Last summer at a yard sale I spied a box under a table with what looked like some lace. I pulled out the box and there was a large pile of homemade lace and tatted pieces. Some were stained and all had been wet at some time. They were wrinkled and tussled up.
I went over to the home owners, an older couple, and asked how much they wanted for the box. The man made a comment about that useless stuff and said it should be thrown away. I held my tongue. The woman didn’t seem to care and said, “If you want it, just take it. We are selling someone’s junk.” I restrained myself from running to my car and slowly ambled away. I couldn’t wait to get home and check out my find.In the box are handmade pieces of lace and tatting. Wikipedia states “Tatting is a technique for handcrafting a particularly durable lace constructed by a series of knots and loops. Tatting can be used to make lace edging as well as doilies, collars, and other decorative pieces. The lace is formed by a pattern of rings and chains formed from a series of cow hitch, or half-hitch knots, called double stitches (ds), over a core thread. Gaps can be left between the stitches to form picots, which are used for practical construction as well as decorative effect.
Tatting dates to the early 19th century. The term for tatting in most European languages is derived from French frivolité, which refers to the purely decorative nature of the textiles produced by this technique. The technique was developed to imitate point lace.”
There were collars, bibs, lace for edging, round pieces and strips of lace many feet long. Some had been white and there were pink and yellow pieces. Also I found a few old pieces of embroidered lace that looked Austrian or Bavarian. The piece that attracted and surprised me most is a piece that was the top of a pinafore of some kind. It has shoulders and a front and opens in the back.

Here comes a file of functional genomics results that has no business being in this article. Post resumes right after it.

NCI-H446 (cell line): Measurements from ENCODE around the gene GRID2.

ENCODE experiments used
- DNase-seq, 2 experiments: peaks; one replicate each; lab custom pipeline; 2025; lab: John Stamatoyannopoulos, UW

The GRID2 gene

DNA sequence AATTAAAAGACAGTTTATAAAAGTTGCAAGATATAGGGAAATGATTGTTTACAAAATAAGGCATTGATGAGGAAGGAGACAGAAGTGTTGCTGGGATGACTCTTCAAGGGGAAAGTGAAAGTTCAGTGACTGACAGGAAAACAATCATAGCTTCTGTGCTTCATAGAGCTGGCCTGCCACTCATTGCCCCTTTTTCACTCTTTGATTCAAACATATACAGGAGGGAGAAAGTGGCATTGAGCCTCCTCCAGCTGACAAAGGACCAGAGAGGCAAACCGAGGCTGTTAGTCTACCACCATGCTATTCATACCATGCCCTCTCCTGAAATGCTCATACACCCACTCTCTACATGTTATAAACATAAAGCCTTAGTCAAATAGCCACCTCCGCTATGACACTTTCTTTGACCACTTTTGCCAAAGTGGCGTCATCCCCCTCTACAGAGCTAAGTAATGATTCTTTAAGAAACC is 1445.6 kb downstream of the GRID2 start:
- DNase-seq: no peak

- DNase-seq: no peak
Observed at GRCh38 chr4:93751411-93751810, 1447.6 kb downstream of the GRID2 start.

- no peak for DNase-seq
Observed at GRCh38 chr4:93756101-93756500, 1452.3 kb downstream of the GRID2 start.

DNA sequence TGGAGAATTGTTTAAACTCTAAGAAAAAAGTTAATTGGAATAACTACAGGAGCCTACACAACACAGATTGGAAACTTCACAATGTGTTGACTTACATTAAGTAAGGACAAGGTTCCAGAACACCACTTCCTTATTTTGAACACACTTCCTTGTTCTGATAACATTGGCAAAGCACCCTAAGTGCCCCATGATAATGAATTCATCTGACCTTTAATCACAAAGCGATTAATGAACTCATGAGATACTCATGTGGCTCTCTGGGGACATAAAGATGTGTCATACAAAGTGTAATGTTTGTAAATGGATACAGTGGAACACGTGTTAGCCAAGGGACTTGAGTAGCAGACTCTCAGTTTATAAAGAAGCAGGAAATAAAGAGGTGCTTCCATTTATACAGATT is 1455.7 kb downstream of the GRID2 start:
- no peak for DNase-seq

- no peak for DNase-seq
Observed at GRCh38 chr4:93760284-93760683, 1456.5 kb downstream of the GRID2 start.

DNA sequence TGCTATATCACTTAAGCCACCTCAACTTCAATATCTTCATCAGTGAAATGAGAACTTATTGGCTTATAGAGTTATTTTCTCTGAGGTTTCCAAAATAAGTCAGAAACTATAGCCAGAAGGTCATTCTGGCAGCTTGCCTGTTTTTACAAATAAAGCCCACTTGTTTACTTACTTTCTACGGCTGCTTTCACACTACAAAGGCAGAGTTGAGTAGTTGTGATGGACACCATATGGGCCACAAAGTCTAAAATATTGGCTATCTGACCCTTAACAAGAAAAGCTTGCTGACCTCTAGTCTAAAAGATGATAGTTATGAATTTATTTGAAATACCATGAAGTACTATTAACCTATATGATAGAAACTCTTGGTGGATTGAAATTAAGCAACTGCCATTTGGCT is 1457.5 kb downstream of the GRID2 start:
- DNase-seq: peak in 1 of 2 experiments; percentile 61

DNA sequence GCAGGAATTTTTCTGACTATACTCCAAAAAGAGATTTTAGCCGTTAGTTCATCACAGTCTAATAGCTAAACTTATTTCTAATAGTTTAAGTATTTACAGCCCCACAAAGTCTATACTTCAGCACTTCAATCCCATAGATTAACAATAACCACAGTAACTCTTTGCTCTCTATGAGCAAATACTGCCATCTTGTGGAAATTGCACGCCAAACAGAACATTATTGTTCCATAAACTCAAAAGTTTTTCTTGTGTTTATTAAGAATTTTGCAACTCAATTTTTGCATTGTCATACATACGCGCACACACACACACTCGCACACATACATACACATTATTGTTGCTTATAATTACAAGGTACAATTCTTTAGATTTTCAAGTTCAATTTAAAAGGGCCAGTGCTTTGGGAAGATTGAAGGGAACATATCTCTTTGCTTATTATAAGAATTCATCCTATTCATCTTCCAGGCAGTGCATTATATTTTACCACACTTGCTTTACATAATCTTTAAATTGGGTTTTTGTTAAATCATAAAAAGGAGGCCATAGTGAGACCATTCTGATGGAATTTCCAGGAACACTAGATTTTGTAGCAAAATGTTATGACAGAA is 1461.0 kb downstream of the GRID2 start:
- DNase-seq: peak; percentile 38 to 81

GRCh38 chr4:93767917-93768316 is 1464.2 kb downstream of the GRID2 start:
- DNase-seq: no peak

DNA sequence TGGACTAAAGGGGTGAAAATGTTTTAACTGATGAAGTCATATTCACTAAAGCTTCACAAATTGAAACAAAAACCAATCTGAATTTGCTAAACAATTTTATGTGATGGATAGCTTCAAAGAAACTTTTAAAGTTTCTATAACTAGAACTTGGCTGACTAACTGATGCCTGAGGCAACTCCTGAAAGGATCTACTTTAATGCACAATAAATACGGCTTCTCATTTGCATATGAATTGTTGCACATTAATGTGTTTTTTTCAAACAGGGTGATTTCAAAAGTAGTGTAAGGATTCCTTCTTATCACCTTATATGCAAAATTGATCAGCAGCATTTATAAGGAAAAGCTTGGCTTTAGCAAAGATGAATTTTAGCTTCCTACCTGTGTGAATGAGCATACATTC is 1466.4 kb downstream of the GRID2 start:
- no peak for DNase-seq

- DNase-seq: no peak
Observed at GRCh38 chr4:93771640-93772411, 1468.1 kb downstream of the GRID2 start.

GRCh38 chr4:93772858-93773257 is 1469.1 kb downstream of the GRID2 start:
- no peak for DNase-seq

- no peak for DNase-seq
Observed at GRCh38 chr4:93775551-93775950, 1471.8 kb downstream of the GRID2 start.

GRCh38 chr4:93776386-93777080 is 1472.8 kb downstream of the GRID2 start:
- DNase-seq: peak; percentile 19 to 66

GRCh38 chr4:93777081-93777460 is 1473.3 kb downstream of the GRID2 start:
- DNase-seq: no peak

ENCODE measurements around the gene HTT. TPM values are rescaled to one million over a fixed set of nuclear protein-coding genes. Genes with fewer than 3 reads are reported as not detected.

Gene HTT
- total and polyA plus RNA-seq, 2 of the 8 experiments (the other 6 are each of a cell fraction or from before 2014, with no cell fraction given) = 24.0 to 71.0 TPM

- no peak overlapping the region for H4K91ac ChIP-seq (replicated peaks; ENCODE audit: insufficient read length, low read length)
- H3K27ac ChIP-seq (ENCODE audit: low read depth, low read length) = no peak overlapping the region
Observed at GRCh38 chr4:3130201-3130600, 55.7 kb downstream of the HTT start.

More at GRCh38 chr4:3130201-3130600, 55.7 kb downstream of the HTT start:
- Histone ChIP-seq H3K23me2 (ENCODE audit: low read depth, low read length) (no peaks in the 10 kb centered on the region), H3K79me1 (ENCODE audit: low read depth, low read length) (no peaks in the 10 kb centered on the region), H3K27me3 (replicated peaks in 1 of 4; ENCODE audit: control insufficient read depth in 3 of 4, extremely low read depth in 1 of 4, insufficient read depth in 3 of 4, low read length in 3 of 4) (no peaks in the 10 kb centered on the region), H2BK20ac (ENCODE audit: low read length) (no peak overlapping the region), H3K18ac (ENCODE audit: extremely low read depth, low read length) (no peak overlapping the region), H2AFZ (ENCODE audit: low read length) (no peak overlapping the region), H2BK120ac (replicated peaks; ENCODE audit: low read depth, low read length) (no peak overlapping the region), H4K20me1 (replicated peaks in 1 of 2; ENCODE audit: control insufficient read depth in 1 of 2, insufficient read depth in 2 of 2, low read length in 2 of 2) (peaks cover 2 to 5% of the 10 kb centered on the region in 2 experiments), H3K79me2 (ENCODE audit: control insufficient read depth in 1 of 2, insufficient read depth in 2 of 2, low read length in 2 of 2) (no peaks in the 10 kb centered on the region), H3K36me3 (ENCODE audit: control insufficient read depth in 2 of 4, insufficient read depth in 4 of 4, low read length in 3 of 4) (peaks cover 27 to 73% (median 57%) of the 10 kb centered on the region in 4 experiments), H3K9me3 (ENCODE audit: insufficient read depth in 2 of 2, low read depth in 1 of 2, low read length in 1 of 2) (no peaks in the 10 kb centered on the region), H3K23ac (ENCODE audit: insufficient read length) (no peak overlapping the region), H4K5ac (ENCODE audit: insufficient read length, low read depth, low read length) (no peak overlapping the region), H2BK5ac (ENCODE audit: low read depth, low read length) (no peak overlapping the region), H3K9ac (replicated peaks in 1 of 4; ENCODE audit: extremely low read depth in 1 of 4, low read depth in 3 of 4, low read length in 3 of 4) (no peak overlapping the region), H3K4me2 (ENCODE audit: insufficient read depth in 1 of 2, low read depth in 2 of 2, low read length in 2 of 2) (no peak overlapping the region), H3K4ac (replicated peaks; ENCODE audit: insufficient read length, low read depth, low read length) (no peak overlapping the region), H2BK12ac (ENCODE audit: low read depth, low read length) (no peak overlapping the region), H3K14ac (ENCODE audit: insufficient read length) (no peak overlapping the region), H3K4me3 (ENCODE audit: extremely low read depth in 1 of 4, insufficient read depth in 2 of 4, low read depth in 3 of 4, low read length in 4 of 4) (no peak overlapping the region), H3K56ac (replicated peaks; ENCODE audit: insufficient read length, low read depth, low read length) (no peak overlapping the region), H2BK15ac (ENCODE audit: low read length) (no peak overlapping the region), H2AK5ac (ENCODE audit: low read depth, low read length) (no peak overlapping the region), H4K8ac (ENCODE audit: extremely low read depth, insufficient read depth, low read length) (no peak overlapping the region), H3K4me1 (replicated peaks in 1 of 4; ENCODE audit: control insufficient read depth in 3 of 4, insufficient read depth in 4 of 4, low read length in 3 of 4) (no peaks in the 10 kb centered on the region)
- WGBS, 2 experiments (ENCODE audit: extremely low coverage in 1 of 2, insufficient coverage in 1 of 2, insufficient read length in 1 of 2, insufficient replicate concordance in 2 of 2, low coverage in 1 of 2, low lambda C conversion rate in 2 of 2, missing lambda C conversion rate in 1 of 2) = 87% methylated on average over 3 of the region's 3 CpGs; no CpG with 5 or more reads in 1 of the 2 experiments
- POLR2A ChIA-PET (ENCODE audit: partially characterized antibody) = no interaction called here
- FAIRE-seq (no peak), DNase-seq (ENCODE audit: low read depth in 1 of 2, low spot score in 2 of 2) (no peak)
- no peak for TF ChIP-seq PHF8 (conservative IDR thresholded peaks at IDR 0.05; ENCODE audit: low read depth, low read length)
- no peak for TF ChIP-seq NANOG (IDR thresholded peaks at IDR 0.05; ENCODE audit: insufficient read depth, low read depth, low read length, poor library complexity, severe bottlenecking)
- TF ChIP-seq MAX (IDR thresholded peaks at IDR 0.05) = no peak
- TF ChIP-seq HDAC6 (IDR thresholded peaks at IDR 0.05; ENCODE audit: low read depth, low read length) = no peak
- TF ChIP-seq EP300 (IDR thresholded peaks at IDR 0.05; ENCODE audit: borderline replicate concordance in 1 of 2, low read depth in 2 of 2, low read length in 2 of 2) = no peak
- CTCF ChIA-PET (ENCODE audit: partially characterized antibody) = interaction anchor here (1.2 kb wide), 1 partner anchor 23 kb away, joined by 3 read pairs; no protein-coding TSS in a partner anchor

I dried the pieces and aired them out. I chose not to wash them in fear they would shrink. I actually like the mottled colors and patina they developed over the years. I will never know who made these pieces of art, how many hours were spent making knots or what event they were created for. I do know I found someone’s heritage and I treasure them.
The pink pin cushion is one I made with a piece of the pink lace. That handsome fellow is Mister T, love of my life. He just had to get in the picture. But that is ok because he is part of most everything I do. He loves to go to yard sales and get stuffed animals. He carries them off to the car then pulls the stuffing out of them!